I love Romanesque art because, you know, this is what I do. If something’s too popular and well-known, I’m no longer interested. I started out way into the Italian Renaissance. It turned out that everyone’s way into the Italian Renaissance, so I moved it back a bit to late Medieval, like Gothic. Then that was too popular, so I moved back to Romanesque, which is not particularly popular, but just a little bit too much, so I moved to Islamic, then Ancient Near Eastern. With a splash of African. I did the same thing with instruments — played clarinet, then oboe, then English Horn, which is about as obscure as you can get in the high school band. I don’t particularly like Monet and the Impressionists (too popular), and I don’t like reading the most popular books and seeing the most popular movies. This can be a problem, because I miss out. When I finally get to it, turns out that sometimes things are popular for a reason — sometimes they’re even good! Like Mozart. SO popular, but for a reason. He’s amazing. But I digress. I want to talk about a piece of art that I just can’t get out of my mind, or should I say, my eye. It’s been stuck there for years, which is fine, because I love it. It’s just below — the Prophet Jeremiah from the Abbey of St. Pierre, Moissac, France. It appeals to me aesthetically — I love the lines — his legs crossing, the drapery (his clothes) folds, his hair and beard. (I wish you could see it better. Check out this website for really good photos and witty text.) And it appeals to me because of the way the artist used the space, the way that the artist was limited to this bit of architecture and used it to his (or her?) advantage.
I heard an art historian say yesterday, “Trust what you see.” What he meant was that if you do a quick formal analysis, that is, run through what you’re looking at, not thinking about anything other than lines, colors, shapes, etc, you’ll get a long way toward what the piece is about. I have to really slow myself down to do this, even saying or thinking, “I see . . . .” It feels juvenile, doesn’t it? But check out how it works with this sculpture.
I see a man with long hair and a beard, crossed legs, holding a scroll, barefoot. The lines on his clothes form a pattern — they don’t look real, that is, his clothes don’t drape like they would if he were an actual person. Same with his hair and beard — they make a lovely pattern, actually, but hair isn’t nearly so orderly, at least in my experience. He looks down, like he’s sad. And he looks like he’s scrunched into the space and elongated to fit into it. You could keep going, and I’d recommend that you do. It can be really meditative.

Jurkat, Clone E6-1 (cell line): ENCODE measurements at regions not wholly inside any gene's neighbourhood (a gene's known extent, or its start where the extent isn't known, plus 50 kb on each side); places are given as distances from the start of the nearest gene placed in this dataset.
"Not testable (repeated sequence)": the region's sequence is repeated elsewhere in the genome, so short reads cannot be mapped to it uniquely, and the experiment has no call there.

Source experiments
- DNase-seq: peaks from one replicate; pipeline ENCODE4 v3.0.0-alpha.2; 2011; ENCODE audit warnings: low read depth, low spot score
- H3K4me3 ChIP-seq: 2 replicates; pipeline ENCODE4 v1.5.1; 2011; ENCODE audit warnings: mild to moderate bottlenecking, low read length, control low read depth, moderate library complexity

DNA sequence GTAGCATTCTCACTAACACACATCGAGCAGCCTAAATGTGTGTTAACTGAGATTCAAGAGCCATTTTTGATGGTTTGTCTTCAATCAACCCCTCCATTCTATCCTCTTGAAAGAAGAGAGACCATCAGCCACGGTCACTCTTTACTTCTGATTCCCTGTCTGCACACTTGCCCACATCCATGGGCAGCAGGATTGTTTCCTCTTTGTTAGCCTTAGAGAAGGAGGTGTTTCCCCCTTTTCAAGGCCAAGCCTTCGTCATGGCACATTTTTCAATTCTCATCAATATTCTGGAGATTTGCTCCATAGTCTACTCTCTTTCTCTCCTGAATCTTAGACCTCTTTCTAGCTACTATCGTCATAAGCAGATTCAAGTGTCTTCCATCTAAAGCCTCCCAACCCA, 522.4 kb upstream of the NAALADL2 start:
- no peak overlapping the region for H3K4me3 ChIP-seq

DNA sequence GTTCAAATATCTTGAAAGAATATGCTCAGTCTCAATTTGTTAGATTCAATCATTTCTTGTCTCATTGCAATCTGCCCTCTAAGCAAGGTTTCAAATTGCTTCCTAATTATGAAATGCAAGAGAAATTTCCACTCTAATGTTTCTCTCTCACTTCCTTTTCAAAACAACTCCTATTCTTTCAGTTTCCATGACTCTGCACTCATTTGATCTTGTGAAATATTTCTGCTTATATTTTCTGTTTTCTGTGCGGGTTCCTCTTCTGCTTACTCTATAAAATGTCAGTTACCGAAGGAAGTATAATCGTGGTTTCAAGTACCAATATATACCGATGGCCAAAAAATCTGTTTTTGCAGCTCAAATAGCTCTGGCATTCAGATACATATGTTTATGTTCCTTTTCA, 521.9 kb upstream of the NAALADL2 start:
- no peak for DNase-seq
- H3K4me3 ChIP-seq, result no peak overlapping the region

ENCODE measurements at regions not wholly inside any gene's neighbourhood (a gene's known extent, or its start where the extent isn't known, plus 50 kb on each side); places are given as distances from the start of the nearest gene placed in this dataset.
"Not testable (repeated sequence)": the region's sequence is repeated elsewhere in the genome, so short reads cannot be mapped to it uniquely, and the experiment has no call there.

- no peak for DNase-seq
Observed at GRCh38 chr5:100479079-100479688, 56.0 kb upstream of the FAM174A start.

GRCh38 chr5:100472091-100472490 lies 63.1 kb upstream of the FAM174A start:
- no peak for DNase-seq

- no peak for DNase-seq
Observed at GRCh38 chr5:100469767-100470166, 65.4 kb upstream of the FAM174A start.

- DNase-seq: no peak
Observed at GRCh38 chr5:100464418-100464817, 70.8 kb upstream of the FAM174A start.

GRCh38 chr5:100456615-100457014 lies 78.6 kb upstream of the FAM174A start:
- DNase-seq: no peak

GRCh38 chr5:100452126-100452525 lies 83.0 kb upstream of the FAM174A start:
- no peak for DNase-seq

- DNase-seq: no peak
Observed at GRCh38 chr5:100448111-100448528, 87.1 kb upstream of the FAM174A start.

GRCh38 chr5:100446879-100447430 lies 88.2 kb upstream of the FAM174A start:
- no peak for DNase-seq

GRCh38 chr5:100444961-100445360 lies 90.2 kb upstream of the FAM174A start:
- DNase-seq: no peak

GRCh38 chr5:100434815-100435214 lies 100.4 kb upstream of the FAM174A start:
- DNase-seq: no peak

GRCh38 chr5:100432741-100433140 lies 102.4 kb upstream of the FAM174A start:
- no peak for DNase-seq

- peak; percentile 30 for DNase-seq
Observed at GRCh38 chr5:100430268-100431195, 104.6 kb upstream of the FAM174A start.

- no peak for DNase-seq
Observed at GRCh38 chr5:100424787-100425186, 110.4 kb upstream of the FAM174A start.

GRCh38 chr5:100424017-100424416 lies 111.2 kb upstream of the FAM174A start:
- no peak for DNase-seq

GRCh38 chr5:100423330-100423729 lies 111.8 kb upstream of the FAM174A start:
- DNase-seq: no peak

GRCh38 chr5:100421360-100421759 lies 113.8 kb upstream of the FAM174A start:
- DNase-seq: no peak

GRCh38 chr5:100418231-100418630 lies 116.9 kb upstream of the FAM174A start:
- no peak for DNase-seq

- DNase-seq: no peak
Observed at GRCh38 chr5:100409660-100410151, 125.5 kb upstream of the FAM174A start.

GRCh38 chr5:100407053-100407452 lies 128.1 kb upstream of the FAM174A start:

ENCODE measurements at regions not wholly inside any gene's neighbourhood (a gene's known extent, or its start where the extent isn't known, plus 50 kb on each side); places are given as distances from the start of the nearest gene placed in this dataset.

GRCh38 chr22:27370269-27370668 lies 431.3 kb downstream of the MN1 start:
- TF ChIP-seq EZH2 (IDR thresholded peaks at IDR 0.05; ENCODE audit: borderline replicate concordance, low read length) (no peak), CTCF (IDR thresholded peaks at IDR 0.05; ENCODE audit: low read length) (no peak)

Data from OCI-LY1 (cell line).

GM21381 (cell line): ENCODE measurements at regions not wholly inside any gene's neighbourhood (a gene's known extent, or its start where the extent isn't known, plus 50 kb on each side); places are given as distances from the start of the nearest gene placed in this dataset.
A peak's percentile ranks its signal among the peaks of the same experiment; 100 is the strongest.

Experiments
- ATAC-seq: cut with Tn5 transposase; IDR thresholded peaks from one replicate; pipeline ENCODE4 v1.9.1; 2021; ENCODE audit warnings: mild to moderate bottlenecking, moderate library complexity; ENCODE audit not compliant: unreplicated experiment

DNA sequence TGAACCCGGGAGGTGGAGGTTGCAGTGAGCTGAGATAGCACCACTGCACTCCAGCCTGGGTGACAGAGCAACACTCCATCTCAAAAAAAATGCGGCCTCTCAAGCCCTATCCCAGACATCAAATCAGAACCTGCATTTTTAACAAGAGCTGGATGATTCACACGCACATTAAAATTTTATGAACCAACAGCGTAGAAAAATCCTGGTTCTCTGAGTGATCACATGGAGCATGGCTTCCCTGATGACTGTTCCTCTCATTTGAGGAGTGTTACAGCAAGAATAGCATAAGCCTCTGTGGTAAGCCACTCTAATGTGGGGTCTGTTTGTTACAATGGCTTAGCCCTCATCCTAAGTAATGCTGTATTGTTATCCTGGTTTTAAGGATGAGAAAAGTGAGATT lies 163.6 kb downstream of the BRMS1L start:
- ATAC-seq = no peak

So what you’ve noticed tells you a ton. The figure is elongated and scrunched because he’s on a trumeau, between the doors (see example below). If you just had a photo of the Jeremiah part of the trumeau, you’d be able to guess he’s on a tall, long piece of stone. And isn’t it cool the way his legs are crossed? The artist didn’t have to do that, but it makes it much more interesting, gives it much more movement. He looks like he might be about to spin around.
Jeremiah prophesied about the end of the world. No wonder he looks sad. Plus: “Jeremiah was attacked by his own brothers, beaten and put into the stocks by a priest and false prophet, imprisoned by the king,threatened with death,thrown into a cistern by Judah’s officials,and opposed by a false prophet.” Yikes! (Wikipedia has a great description of his life, putting it into historical context.) Just for fun, I’ve included Michelangelo’s Jeremiah from the Sistine Chapel and Marc Chagall’s Jeremiah print. Seems that Jeremiah is often looking down, kind of sad. I would be too, had I seen visions of the end of the world and been imprisoned. No doubt.
When you get down to it, the Moissac sculpture just appeals to me, and knowing even a little bit about it makes it mean so much more. This sculpture feels almost joyous, to me, in a way — like the artist was reveling in the medium and the challenge of fitting this man onto this piece of stone. And you don’t see it from the front — you see it as you’re passing through the door. Why did the sculptor (or whoever was in charge of the program) put the lions on the front and the prophets on the sides, do you think? It seems to me that Jeremiah is a lot more powerful here. As you’re walking in, you see prophets rather than lions, which sets the tone for moving into the church. Who knows? But I can’t help thinking about how people at that time would have experienced it and what it might have meant to them. I love that it can seem joyous to me and was probably nothing of the kind to people in the 12th century. Such is the beauty of art.